Líffræðifélag Íslands
Líffræðiráðstefnan 2013
Erindi 35

Description and comparison of microbial communities in subglacial lakes under the Vatnajökull ice cap and their subglacial dissemination

Viggó Þór Marteinsson (1), Árni Rúnarsson (1), Andri Stefánsson (2), Þorsteinn Þorsteinsson (3), Tómas Jóhannesson (3), Eyjólfur Reynisson (1), Bergur Einarsson (3), Pauline Vannier (1) og Eric Gaidos (4)

1) Matís ofh.
2) Háskóli Íslands
3) Veðurstofa Íslands
4) University of Hawaii at Manoa, Honolulu, Hawaii, USA

Kynnir/Tengiliður: Viggó Þór Marteinsson (viggo@matis.is)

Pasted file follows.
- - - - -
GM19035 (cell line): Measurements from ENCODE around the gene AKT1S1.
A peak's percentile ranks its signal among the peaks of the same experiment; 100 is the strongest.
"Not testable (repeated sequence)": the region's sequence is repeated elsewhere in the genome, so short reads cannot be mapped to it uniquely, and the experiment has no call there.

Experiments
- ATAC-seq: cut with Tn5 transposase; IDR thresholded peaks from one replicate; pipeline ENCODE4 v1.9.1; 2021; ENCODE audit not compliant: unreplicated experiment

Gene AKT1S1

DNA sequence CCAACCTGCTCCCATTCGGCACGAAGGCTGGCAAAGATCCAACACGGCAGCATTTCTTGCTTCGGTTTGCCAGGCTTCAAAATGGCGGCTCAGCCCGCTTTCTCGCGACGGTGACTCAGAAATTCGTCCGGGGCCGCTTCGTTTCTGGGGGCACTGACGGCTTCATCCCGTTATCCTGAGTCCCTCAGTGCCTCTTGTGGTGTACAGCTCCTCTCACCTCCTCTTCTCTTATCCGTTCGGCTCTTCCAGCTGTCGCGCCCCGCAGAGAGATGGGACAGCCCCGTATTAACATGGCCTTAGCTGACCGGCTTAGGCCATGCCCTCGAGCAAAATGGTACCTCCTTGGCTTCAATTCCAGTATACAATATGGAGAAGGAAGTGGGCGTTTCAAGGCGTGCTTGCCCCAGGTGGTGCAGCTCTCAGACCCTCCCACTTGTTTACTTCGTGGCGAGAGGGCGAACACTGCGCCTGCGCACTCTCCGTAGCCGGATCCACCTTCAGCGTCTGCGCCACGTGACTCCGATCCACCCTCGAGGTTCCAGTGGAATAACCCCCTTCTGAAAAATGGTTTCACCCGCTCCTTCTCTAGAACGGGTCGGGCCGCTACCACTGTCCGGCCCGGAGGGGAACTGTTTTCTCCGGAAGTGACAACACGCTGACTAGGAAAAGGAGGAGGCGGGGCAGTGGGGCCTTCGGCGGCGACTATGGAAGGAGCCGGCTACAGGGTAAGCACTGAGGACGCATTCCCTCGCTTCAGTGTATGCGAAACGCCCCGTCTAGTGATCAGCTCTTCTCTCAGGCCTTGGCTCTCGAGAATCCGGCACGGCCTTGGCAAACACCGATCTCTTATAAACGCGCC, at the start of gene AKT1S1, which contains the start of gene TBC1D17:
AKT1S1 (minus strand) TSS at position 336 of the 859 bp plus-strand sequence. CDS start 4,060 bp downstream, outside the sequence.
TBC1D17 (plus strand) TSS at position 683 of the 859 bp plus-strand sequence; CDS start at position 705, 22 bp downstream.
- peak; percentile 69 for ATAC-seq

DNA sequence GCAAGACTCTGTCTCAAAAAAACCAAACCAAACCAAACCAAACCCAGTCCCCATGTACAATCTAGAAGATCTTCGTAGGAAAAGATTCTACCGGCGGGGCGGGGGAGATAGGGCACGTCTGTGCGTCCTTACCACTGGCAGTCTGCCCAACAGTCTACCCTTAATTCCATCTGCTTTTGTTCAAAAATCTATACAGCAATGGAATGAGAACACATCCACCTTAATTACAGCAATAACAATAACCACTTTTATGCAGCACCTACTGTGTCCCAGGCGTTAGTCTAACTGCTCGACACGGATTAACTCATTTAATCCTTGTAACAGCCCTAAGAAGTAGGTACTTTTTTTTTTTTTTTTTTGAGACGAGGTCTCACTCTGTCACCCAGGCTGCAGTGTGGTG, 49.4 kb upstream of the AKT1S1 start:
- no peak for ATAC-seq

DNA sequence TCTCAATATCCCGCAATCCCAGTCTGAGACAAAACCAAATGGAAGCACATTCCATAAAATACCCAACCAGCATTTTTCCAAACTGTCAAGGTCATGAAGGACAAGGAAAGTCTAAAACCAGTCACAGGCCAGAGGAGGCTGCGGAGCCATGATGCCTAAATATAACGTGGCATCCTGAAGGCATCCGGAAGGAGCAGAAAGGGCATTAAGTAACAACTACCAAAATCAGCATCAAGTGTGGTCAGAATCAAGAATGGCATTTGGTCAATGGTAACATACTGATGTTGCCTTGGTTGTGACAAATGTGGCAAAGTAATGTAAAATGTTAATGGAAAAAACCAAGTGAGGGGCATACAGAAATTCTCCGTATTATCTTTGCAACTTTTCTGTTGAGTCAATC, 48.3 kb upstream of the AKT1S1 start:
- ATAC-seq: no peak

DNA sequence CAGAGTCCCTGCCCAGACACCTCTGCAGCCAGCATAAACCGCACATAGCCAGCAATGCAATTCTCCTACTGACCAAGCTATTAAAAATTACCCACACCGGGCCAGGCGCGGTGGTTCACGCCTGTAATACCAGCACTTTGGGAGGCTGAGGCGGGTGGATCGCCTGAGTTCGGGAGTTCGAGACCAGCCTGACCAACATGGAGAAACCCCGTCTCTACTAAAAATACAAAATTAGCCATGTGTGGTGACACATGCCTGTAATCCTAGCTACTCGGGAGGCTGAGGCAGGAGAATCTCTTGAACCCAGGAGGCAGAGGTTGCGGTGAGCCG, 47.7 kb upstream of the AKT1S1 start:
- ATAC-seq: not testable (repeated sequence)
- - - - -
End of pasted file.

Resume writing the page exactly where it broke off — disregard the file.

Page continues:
Previous studies show that subglacial lakes can host endemic communities of microorganisms adapted to cold, dark, and nutrient-poor waters, but mechanism by which microbes disseminate under the ice and colonize these lakes is unknown. We present new molecular data on the subglacial microbial communities of Vatnajökull generated from samples of two subglacial lakes, a subglacial flood, and a lake that was formerly subglacial but is now partly exposed.  These data include paired pyrosequence libraries generated with novel primers that span the v3-v5 and v4-v6 hypervariable regions of the bacterial 16S rRNA gene.  In both subglacial lakes the community is dominated by five bacterial taxa, and lacks a detectable archaeal population.  The dominant taxa are closely related to cultured anaerobic or micro-aerobic species in the genera Acetobacterium, Geobacter, Sulfuricurvum, Sulfurospirillum, and Desulfosporosinus, and the metabolisms of these relatives suggests a chemolithotrophic ecosystem based on homoacetogenesis, ferric iron reduction, and sulfur cycling.  The populations of the major taxa in the subglacial lakes are indistinguishable (>99% 16S rRNA sequence identity), despite separation by 6 kilometers and an ice divide; the Sulfuricurvum-like taxon is ubiquitous in our samples.  We propose that much of the glacial bed of Vatnajökull is connected by an aquifer in the underlying permeable basalt, and that these subglacial lakes are colonized by members of a subterranean microbiome that are adapted to ambient conditions and energy sources.  Our hypothesis of a "deep" source is supported by growth of thermophiles in enrichments from lake samples.  Some preliminary results of metagenomic sequencing will be presented.